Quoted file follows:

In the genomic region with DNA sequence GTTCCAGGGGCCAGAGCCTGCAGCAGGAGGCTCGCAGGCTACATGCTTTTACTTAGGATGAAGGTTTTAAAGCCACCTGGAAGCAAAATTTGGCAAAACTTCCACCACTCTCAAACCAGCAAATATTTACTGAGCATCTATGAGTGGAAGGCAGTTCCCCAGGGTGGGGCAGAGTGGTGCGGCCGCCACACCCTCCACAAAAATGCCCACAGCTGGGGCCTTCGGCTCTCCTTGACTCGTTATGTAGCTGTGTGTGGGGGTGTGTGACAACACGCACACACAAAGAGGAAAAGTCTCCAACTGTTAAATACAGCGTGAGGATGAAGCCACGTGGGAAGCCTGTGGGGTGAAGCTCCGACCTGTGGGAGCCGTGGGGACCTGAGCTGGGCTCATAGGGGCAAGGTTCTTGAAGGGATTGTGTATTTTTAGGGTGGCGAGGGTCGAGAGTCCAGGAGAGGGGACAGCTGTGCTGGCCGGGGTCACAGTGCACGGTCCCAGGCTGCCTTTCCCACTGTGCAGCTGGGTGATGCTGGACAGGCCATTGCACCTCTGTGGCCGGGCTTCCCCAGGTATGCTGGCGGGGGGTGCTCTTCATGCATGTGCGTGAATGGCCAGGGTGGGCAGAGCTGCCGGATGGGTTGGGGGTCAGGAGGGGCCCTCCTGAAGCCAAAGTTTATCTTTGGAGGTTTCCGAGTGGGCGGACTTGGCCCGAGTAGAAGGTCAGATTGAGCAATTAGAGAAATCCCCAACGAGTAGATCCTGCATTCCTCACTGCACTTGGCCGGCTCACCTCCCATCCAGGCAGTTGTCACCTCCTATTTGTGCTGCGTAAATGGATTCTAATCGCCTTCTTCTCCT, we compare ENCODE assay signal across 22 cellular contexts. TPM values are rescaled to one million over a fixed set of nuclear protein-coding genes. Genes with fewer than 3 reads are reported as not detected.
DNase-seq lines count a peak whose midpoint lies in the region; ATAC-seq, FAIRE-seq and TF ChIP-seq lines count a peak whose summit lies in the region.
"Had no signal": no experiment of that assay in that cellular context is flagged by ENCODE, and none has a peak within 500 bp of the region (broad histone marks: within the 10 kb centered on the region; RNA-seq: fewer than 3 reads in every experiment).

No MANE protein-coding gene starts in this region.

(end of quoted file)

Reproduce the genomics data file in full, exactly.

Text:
In the genomic region with DNA sequence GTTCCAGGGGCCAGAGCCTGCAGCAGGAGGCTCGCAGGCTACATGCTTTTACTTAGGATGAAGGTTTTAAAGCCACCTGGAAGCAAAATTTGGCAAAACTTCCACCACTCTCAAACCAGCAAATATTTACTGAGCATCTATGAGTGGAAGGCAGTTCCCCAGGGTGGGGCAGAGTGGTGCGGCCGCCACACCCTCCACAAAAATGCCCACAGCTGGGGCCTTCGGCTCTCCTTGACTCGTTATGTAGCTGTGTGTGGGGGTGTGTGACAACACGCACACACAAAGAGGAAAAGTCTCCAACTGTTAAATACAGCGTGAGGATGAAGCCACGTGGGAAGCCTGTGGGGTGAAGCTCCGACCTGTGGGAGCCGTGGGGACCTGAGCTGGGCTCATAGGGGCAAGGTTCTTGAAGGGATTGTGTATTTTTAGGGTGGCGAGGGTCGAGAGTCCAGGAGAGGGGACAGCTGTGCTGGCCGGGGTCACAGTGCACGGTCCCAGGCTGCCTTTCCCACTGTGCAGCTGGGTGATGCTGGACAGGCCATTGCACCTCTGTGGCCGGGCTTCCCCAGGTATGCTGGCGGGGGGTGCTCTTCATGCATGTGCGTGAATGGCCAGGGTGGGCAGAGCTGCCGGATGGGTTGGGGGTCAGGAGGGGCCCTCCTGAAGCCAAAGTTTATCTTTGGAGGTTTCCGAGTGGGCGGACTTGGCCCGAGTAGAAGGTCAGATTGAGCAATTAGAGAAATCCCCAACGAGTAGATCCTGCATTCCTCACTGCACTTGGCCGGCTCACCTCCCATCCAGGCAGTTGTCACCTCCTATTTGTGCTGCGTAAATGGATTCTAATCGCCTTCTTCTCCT, we compare ENCODE assay signal across 22 cellular contexts. TPM values are rescaled to one million over a fixed set of nuclear protein-coding genes. Genes with fewer than 3 reads are reported as not detected.
DNase-seq lines count a peak whose midpoint lies in the region; ATAC-seq, FAIRE-seq and TF ChIP-seq lines count a peak whose summit lies in the region.
"Had no signal": no experiment of that assay in that cellular context is flagged by ENCODE, and none has a peak within 500 bp of the region (broad histone marks: within the 10 kb centered on the region; RNA-seq: fewer than 3 reads in every experiment).

No MANE protein-coding gene starts in this region.